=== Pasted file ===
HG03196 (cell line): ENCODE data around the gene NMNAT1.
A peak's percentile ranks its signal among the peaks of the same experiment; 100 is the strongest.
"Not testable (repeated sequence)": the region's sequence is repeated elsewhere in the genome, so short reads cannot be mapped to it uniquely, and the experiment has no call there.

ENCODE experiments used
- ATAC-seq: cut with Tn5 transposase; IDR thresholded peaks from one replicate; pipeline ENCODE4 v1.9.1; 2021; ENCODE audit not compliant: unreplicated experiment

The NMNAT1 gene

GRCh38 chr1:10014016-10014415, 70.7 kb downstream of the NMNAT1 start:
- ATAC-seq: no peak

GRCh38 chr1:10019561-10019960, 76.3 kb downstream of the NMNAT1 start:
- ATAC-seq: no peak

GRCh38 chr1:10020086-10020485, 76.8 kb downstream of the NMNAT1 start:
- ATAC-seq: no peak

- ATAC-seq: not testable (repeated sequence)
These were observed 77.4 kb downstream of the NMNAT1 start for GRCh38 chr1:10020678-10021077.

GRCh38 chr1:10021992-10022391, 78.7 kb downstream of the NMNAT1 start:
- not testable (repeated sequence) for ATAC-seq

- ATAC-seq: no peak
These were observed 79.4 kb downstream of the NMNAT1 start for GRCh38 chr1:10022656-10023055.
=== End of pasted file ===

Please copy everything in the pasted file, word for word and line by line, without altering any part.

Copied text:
HG03196 (cell line): ENCODE data around the gene NMNAT1.
A peak's percentile ranks its signal among the peaks of the same experiment; 100 is the strongest.
"Not testable (repeated sequence)": the region's sequence is repeated elsewhere in the genome, so short reads cannot be mapped to it uniquely, and the experiment has no call there.

ENCODE experiments used
- ATAC-seq: cut with Tn5 transposase; IDR thresholded peaks from one replicate; pipeline ENCODE4 v1.9.1; 2021; ENCODE audit not compliant: unreplicated experiment

The NMNAT1 gene

GRCh38 chr1:10014016-10014415, 70.7 kb downstream of the NMNAT1 start:
- ATAC-seq: no peak

GRCh38 chr1:10019561-10019960, 76.3 kb downstream of the NMNAT1 start:
- ATAC-seq: no peak

GRCh38 chr1:10020086-10020485, 76.8 kb downstream of the NMNAT1 start:
- ATAC-seq: no peak

- ATAC-seq: not testable (repeated sequence)
These were observed 77.4 kb downstream of the NMNAT1 start for GRCh38 chr1:10020678-10021077.

GRCh38 chr1:10021992-10022391, 78.7 kb downstream of the NMNAT1 start:
- not testable (repeated sequence) for ATAC-seq

- ATAC-seq: no peak
These were observed 79.4 kb downstream of the NMNAT1 start for GRCh38 chr1:10022656-10023055.